Richard Glancey is a Senior Lecturer at Northumbria Law School, Northumbria University, where he lectures in Public Law and Civil Liberties and is Programme Leader for the LLB (Hons) degree. His research interests include public law and human rights/civil liberties, and alternative learning and teaching methodologies and assessments. Richard is interested in the problem-based learning methodology, which he uses at Northumbria. He is a Director of the Student Law Think Tank, designed and created in 2012 and set up with Rachel Dunn, which enables students to be actively involved with law reform and legal policy. Richard is currently studying for a Doctorate, examining the benefits of students participating in the work of the Student Law Think Tank.

Vivien Holmes is an Associate Professor at The Australian National University College of Law. Vivien teaches and researches in the fields of legal ethics, legal education and the legal profession. Vivien’s academic work is informed by her career prior to joining ANU, which included litigation practice, government legal policy work, and court work as the Registrar of the Northern Territory Supreme Court, the NT Registrar of Probates, the NT Deputy Coroner and Judicial Registrar of the NT Magistrates’ Court. Vivien has been a member of the Australian Social Security Appeals Tribunal and is currently a member of the Australian Capital Territory Law Society’s Complaints Committee.

Paul Maharg is Distinguished Professor of Practice, Legal Education, at Osgoode Hall Law School, York University, Ontario; and Honorary Professor at The Australian National University College of Law, Canberra, where he was Director of the PEARL Centre (Profession, Education and Regulation in Law). Prior to this he held chairs at Nottingham Trent, Northumbria and Strathclyde University Law Schools. He has published widely in the field of legal education, particularly in international and interdisciplinary educational design, regulation and the use of technology-enhanced learning. He has undertaken consultancies for a range of bodies including law schools and regulators such as the Law Society of Scotland, the Law Society of Hong Kong, the Solicitors Regulation Authority and the Law Society of Ireland. He is consultant editor of the European Journal of Law and Technology, and co-editor of two book series, Emerging Legal Education and Digital Games and Learning (both Routledge). He is a member of the BILETA (British and Irish Law Education Technology Association) Executive, a Principal Fellow of the Higher Education Academy (2015), a National Teaching Fellow (2011) and a Fellow of the Royal Society for the Arts and Manufactures (2009). He is currently a Visiting Professor at Hong Kong University Faculty of Law and Chinese University of Hong Kong Law School. He blogs at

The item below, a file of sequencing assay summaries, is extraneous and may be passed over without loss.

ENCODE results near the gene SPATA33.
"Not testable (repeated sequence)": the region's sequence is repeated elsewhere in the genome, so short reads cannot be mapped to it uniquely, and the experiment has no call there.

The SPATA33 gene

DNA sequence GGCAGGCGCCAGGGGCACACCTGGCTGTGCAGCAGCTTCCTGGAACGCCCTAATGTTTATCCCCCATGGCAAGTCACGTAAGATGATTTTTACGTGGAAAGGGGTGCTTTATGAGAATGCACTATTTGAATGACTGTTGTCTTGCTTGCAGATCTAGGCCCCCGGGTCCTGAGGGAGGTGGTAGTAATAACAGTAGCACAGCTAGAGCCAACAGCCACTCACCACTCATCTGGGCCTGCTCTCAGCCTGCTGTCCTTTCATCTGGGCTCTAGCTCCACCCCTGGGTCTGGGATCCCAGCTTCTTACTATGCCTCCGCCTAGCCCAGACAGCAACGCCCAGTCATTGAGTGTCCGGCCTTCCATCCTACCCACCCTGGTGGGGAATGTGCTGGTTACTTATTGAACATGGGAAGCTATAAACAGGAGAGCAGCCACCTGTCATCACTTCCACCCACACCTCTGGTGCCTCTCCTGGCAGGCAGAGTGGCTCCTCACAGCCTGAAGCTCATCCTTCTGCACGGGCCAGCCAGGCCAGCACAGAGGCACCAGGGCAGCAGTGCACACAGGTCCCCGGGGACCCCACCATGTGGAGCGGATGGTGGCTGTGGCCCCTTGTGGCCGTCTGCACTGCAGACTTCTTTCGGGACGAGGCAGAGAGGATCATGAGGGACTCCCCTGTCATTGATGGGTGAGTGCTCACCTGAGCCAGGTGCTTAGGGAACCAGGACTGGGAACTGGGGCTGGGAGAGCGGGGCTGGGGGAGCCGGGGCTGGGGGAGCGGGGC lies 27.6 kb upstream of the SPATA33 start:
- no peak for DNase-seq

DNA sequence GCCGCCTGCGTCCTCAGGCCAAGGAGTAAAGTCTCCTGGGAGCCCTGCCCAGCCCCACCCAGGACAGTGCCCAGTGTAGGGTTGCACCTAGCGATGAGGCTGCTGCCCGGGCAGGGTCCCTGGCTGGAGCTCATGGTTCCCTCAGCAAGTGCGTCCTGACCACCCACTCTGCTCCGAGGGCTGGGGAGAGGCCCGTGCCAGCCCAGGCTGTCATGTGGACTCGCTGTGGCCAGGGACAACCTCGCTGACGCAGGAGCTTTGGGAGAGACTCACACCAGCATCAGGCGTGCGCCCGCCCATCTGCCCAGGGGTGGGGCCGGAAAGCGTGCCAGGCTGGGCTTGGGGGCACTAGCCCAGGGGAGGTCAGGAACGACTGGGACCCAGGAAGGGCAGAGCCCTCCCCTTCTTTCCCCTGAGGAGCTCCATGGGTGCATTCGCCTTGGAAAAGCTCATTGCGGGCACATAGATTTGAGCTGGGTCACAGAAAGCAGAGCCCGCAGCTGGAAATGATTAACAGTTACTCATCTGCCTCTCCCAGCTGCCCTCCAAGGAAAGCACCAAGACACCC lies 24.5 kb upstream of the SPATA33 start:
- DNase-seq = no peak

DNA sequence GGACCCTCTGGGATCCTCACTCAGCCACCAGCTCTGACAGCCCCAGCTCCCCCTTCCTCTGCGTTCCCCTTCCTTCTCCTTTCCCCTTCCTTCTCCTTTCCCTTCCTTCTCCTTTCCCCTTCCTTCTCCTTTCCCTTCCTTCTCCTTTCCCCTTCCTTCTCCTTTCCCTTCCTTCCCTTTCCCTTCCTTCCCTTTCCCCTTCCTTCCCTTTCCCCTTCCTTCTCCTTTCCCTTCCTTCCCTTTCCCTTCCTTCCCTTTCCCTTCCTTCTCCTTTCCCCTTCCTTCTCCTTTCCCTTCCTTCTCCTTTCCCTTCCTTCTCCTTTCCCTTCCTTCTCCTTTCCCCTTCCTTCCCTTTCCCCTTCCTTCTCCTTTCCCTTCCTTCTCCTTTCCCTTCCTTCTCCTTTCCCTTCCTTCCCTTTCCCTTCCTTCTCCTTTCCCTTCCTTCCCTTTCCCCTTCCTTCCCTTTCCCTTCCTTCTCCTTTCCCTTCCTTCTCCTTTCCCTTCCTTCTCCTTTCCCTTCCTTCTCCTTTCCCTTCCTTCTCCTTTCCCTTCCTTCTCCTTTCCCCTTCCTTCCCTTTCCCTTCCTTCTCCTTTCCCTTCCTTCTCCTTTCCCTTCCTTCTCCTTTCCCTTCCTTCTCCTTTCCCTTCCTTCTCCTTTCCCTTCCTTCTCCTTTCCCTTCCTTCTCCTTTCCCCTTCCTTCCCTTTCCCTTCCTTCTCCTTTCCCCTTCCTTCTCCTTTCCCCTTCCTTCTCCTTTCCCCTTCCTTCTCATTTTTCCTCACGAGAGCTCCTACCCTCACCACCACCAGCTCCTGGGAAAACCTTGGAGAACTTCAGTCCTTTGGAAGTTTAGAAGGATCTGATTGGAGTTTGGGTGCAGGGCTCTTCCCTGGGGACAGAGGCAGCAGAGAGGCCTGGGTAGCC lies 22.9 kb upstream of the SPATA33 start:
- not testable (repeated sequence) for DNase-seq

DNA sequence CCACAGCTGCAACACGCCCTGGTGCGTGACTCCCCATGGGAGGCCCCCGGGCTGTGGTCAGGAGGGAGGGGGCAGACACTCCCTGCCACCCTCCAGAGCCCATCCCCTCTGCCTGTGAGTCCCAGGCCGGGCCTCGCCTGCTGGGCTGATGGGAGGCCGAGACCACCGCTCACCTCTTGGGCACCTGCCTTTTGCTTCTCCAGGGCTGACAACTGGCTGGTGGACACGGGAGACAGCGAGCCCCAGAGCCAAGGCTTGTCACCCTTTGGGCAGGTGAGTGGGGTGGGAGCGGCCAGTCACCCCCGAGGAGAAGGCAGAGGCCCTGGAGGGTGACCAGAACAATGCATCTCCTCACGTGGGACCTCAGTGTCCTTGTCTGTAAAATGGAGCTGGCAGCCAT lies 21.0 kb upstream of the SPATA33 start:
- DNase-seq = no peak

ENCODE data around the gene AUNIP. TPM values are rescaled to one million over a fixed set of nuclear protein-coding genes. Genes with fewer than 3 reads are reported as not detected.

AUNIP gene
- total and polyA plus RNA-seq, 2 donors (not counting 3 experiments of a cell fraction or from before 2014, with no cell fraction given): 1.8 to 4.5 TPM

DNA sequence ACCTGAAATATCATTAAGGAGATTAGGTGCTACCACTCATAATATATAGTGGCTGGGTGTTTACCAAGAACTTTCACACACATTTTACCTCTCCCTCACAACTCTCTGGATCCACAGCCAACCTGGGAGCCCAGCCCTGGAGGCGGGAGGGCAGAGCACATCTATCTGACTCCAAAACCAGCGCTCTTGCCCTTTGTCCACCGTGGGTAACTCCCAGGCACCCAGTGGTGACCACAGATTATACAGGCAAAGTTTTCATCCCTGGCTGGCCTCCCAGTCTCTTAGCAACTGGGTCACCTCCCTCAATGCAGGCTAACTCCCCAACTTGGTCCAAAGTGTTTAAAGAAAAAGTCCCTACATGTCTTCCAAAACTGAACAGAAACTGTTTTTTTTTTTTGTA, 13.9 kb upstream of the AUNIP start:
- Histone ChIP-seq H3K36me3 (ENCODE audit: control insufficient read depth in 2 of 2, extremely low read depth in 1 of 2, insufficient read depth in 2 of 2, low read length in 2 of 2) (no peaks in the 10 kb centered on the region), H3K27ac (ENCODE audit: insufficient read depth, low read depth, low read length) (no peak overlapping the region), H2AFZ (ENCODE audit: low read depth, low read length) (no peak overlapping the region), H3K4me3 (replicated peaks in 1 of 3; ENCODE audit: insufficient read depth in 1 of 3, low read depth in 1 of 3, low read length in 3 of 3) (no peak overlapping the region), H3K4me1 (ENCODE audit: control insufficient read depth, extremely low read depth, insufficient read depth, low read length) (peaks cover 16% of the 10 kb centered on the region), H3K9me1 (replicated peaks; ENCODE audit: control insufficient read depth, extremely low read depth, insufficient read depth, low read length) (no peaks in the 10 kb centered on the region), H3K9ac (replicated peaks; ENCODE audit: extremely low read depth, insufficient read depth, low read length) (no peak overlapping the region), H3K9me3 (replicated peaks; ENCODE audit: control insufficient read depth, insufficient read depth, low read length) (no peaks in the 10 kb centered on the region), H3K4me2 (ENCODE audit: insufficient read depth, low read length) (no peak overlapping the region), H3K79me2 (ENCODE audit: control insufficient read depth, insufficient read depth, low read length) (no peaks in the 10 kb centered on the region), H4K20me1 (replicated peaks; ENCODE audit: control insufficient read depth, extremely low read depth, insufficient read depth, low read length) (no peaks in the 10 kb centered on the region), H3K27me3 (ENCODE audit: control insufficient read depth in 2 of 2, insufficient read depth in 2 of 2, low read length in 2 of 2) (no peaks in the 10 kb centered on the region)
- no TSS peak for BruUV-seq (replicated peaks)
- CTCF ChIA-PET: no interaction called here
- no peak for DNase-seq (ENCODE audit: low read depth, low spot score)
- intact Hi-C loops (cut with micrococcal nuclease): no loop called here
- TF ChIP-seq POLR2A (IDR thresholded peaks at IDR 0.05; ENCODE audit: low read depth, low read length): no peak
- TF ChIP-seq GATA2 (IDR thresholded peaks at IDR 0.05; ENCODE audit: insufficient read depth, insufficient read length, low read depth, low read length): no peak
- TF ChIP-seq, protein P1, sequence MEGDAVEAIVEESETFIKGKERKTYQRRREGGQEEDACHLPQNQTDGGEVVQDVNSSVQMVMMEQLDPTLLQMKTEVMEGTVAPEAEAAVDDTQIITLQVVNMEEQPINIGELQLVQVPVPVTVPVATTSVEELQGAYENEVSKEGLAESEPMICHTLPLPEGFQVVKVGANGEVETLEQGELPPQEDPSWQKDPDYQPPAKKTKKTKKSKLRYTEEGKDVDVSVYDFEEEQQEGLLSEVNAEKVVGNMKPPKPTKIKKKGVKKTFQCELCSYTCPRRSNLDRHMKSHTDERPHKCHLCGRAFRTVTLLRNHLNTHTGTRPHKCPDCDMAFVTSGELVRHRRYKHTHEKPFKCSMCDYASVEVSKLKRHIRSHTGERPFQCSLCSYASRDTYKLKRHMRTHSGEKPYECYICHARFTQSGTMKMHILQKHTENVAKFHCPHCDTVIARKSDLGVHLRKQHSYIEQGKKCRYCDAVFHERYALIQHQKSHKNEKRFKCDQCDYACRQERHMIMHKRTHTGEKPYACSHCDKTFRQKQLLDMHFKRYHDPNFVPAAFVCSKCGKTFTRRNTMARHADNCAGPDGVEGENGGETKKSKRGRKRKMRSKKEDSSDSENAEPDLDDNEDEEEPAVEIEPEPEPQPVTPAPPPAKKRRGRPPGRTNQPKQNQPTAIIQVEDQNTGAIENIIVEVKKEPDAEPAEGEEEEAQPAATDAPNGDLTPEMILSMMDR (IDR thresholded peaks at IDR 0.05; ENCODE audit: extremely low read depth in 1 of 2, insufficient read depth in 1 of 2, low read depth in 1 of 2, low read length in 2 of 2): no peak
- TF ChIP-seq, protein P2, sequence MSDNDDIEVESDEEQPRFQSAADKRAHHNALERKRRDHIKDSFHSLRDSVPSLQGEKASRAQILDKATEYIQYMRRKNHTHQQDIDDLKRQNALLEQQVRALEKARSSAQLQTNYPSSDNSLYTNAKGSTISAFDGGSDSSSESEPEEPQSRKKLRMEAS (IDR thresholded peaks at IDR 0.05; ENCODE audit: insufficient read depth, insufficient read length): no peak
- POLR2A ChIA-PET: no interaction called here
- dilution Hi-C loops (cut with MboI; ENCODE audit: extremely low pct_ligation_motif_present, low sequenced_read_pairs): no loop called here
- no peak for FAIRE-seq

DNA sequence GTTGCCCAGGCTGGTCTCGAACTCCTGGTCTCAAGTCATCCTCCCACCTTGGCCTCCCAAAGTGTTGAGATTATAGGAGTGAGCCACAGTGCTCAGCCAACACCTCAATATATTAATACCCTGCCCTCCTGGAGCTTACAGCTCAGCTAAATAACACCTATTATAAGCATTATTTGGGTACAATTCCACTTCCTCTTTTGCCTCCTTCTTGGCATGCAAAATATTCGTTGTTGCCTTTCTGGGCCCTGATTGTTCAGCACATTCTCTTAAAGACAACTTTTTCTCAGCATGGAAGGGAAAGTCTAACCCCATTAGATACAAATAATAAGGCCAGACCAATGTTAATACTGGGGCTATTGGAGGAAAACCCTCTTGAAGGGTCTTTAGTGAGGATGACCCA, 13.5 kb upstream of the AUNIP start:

Craig John Newbery-Jones is a Lecturer in Legal Education in the School of Law at the University of Leeds. He is also a member of CIRLE (Centre for Innovation and Research in Legal Education) and is interested in the intersection of legal education and technology. Craig has held numerous roles at his previous institutions that have had a pedagogic focus and he has been responsible for incorporating many projects and initiatives into undergraduate legal curricula. He is currently examining how experiential learning, employability and skills-based legal education can be embedded further in the legal curriculum through the exploitation of technology.

Julian Webb joined Melbourne Law School in 2014, having previously held chairs at the universities of Warwick and Westminster. He also holds concurrent appointments as an Honorary Professor of Law at the University of Exeter, and as Visiting Professor at the University of Derby and is both a Fellow of the Royal Society of Arts (FRSA) and an Academic Bencher of the Honourable Society of the Inner Temple. Julian currently teaches legal ethics and legal theory on the Juris Doctor program and has particular research interests in the ethics and professional regulation of lawyers; developments in the market for legal services; the political economy of legal education; and in regulatory theory and practice more generally. He has published widely in these fields, having (co-)authored or edited seven books and numerous journal articles. He has also taught sociolegal research methods and has an interest in research ethics and their regulation. Julian is an experienced empirical researcher and, between 2011 and 2013, led the research phase of a major national review of legal education and training in England and Wales undertaken by the Solicitors Regulation Authority, Bar Standards Board and ILEX Professional Standards. He has previously undertaken research or consultancy work for a range of bodies including the Law Society of England and Wales, the New Zealand Council of Legal Education and the Netherlands Council of the Judiciary.

From 1998 to 2008, Julian was a founding editor of the international journal Legal Ethics. He is currently a member of the advisory boards for four academic journals: the International Journal of the Legal Profession, Journal of Commonwealth Law and Legal Education, Revista Educación y Derecho, and Legal Ethics. He also edits, with Professor John Paterson (University of Aberdeen), the Law, Science and Society book series published by Routledge.